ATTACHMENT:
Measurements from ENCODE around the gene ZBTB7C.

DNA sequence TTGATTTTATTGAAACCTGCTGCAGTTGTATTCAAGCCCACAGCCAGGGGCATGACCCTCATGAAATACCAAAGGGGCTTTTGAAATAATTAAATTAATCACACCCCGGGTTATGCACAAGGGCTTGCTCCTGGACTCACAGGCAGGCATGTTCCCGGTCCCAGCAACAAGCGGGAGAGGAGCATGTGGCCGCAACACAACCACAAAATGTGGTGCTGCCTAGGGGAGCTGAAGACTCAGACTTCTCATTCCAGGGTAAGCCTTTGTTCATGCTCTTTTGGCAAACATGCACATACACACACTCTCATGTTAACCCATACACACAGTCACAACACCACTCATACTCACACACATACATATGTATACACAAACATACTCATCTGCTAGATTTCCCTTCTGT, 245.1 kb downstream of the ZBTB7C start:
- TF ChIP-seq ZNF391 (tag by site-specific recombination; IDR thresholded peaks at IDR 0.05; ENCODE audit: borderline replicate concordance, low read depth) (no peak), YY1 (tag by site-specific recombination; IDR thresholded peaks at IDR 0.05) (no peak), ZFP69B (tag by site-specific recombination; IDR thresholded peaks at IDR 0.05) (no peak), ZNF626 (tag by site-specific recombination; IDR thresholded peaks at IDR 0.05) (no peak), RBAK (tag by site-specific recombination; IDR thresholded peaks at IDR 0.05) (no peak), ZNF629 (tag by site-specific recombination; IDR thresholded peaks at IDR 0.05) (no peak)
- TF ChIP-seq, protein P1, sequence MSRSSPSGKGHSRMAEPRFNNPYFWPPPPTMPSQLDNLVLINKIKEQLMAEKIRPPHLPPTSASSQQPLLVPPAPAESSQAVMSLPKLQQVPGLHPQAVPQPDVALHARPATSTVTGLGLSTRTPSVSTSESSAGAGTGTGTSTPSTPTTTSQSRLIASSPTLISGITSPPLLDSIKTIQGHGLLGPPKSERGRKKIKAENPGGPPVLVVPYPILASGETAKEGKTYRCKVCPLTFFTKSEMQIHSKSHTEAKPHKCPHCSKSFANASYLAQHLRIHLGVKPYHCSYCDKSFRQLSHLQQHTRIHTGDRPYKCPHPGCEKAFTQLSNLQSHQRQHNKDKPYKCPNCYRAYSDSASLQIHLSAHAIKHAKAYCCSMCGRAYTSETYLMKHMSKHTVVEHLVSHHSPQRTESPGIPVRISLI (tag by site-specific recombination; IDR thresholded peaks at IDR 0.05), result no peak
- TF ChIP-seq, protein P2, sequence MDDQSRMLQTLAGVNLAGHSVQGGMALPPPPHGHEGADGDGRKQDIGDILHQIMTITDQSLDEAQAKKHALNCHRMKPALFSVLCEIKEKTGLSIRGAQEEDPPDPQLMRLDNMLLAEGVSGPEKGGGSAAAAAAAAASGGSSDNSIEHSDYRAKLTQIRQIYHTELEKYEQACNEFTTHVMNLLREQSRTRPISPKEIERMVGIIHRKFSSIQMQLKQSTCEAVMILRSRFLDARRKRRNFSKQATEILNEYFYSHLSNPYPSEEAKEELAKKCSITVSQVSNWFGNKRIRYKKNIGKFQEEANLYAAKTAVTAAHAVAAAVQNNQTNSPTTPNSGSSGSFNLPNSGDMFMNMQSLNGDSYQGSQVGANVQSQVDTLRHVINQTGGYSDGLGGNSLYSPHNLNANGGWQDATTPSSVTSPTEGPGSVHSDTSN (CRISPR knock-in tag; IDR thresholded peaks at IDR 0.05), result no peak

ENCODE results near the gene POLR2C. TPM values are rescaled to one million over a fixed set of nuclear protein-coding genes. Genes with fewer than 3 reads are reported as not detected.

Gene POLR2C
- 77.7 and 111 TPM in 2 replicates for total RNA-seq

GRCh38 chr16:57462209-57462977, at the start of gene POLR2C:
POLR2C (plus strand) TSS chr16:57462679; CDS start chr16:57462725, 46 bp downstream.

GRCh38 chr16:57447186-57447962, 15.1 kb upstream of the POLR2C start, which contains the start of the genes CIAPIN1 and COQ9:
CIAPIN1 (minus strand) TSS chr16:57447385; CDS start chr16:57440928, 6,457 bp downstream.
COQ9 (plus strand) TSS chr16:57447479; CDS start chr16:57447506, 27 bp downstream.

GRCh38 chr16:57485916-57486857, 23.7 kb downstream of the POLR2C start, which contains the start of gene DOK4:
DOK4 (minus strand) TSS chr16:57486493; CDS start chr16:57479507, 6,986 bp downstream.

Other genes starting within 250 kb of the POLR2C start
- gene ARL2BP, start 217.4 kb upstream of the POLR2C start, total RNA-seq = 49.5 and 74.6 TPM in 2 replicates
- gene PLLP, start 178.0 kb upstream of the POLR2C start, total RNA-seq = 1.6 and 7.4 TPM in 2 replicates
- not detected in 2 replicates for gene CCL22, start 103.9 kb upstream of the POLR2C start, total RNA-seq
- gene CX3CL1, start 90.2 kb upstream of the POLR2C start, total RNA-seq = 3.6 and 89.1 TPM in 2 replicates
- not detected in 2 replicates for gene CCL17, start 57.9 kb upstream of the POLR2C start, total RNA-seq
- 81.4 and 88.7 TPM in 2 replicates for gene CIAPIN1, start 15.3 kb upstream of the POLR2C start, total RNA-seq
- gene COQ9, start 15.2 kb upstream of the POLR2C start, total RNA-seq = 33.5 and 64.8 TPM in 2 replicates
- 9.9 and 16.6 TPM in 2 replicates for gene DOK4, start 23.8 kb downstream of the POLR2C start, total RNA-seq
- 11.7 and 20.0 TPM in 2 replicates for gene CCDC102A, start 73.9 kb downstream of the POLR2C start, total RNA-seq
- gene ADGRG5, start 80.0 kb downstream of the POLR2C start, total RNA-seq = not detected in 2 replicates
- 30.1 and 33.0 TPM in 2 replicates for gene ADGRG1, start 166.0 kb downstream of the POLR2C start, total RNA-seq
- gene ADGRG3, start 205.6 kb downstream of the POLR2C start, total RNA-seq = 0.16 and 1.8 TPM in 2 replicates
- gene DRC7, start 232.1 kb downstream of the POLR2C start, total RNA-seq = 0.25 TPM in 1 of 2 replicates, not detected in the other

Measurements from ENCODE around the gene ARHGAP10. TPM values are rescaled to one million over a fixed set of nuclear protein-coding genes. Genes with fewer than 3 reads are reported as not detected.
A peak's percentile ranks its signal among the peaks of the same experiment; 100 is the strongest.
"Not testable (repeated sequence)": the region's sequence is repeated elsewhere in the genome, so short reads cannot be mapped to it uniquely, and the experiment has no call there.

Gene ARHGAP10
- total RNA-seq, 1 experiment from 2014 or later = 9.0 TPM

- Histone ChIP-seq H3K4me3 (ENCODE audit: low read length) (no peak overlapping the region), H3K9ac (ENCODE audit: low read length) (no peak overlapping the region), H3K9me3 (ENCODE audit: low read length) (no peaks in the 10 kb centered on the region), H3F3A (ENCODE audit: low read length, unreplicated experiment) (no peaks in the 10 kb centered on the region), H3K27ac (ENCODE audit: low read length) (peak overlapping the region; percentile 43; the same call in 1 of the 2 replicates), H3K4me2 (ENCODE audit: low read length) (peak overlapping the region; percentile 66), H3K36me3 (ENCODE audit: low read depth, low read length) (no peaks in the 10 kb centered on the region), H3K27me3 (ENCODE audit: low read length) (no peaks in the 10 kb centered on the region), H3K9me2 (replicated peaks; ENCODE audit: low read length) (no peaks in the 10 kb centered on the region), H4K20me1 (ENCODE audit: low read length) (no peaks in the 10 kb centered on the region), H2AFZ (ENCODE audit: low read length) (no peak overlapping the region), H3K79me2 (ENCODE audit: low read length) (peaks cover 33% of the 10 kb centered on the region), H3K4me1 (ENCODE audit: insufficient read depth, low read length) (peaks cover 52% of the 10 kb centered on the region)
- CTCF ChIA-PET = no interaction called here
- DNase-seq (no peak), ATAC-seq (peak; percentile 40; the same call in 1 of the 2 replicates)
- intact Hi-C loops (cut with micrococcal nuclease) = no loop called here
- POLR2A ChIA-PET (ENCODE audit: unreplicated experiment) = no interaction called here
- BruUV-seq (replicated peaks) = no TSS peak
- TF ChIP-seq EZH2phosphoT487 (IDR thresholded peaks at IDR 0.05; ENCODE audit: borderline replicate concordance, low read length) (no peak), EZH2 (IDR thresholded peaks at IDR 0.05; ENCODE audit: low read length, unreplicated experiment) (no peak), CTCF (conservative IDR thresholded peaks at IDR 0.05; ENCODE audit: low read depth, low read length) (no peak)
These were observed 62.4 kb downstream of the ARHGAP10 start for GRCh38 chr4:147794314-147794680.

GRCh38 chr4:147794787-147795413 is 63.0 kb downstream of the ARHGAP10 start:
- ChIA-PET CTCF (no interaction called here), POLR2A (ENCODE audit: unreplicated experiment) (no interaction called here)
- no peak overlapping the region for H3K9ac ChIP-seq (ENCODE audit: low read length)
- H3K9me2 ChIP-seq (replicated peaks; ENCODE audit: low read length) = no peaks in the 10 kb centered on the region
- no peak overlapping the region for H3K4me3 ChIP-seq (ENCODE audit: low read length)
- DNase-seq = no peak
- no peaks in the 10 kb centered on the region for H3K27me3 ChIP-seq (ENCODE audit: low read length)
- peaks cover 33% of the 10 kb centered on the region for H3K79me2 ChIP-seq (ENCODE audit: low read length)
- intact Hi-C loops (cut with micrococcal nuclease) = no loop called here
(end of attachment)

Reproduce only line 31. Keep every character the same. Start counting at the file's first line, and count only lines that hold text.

A peak's percentile ranks its signal among the peaks of the same experiment; 100 is the strongest.